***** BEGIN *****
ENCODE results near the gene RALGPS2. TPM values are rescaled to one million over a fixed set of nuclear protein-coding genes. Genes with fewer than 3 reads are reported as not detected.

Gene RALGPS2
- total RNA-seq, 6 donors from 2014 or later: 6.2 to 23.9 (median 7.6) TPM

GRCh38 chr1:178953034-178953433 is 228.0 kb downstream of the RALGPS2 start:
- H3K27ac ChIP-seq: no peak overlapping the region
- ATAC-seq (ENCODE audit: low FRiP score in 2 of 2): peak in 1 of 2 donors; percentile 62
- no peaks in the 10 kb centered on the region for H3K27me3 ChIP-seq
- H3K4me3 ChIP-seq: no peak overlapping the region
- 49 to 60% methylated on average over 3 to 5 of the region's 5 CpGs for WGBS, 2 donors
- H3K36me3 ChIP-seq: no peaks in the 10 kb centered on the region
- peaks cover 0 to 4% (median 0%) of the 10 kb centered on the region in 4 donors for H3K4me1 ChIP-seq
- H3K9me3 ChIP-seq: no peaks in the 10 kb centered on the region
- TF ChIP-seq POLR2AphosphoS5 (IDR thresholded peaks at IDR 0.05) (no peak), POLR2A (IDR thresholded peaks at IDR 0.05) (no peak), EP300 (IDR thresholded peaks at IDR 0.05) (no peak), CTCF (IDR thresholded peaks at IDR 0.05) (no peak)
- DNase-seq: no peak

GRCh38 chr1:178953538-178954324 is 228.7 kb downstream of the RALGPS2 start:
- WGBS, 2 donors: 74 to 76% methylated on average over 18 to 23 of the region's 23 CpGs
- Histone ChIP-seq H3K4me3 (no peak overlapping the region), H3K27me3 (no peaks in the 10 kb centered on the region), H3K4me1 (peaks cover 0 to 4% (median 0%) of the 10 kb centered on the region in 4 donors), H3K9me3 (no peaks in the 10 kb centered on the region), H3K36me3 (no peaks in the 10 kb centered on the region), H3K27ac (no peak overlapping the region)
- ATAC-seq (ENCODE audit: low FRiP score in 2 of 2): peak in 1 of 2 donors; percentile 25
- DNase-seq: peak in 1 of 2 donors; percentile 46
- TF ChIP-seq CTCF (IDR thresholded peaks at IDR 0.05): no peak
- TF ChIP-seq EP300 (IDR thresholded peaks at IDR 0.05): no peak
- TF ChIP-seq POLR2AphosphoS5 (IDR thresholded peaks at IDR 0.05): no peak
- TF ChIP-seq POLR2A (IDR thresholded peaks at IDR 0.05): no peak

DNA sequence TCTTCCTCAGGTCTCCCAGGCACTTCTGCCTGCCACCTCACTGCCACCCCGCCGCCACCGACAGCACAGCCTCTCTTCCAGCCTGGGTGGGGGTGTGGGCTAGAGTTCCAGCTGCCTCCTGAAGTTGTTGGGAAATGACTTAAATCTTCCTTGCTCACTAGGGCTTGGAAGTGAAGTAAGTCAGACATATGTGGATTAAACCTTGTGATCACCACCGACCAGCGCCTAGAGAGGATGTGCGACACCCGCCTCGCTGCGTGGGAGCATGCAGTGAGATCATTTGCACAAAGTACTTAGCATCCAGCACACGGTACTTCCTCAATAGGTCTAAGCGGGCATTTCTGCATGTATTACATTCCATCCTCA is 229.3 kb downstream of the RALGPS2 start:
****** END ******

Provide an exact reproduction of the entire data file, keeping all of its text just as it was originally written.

ENCODE results near the gene RALGPS2. TPM values are rescaled to one million over a fixed set of nuclear protein-coding genes. Genes with fewer than 3 reads are reported as not detected.

Gene RALGPS2
- total RNA-seq, 6 donors from 2014 or later: 6.2 to 23.9 (median 7.6) TPM

GRCh38 chr1:178953034-178953433 is 228.0 kb downstream of the RALGPS2 start:
- H3K27ac ChIP-seq: no peak overlapping the region
- ATAC-seq (ENCODE audit: low FRiP score in 2 of 2): peak in 1 of 2 donors; percentile 62
- no peaks in the 10 kb centered on the region for H3K27me3 ChIP-seq
- H3K4me3 ChIP-seq: no peak overlapping the region
- 49 to 60% methylated on average over 3 to 5 of the region's 5 CpGs for WGBS, 2 donors
- H3K36me3 ChIP-seq: no peaks in the 10 kb centered on the region
- peaks cover 0 to 4% (median 0%) of the 10 kb centered on the region in 4 donors for H3K4me1 ChIP-seq
- H3K9me3 ChIP-seq: no peaks in the 10 kb centered on the region
- TF ChIP-seq POLR2AphosphoS5 (IDR thresholded peaks at IDR 0.05) (no peak), POLR2A (IDR thresholded peaks at IDR 0.05) (no peak), EP300 (IDR thresholded peaks at IDR 0.05) (no peak), CTCF (IDR thresholded peaks at IDR 0.05) (no peak)
- DNase-seq: no peak

GRCh38 chr1:178953538-178954324 is 228.7 kb downstream of the RALGPS2 start:
- WGBS, 2 donors: 74 to 76% methylated on average over 18 to 23 of the region's 23 CpGs
- Histone ChIP-seq H3K4me3 (no peak overlapping the region), H3K27me3 (no peaks in the 10 kb centered on the region), H3K4me1 (peaks cover 0 to 4% (median 0%) of the 10 kb centered on the region in 4 donors), H3K9me3 (no peaks in the 10 kb centered on the region), H3K36me3 (no peaks in the 10 kb centered on the region), H3K27ac (no peak overlapping the region)
- ATAC-seq (ENCODE audit: low FRiP score in 2 of 2): peak in 1 of 2 donors; percentile 25
- DNase-seq: peak in 1 of 2 donors; percentile 46
- TF ChIP-seq CTCF (IDR thresholded peaks at IDR 0.05): no peak
- TF ChIP-seq EP300 (IDR thresholded peaks at IDR 0.05): no peak
- TF ChIP-seq POLR2AphosphoS5 (IDR thresholded peaks at IDR 0.05): no peak
- TF ChIP-seq POLR2A (IDR thresholded peaks at IDR 0.05): no peak

DNA sequence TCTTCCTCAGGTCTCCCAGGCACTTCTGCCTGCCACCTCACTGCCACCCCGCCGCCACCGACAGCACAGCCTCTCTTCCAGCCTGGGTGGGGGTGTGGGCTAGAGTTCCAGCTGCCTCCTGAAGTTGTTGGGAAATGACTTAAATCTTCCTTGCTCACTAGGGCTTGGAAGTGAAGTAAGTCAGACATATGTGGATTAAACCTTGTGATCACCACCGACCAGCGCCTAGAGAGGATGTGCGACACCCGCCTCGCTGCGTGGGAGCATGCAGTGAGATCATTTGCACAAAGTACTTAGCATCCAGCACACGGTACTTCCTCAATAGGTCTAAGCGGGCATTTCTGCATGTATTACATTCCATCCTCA is 229.3 kb downstream of the RALGPS2 start: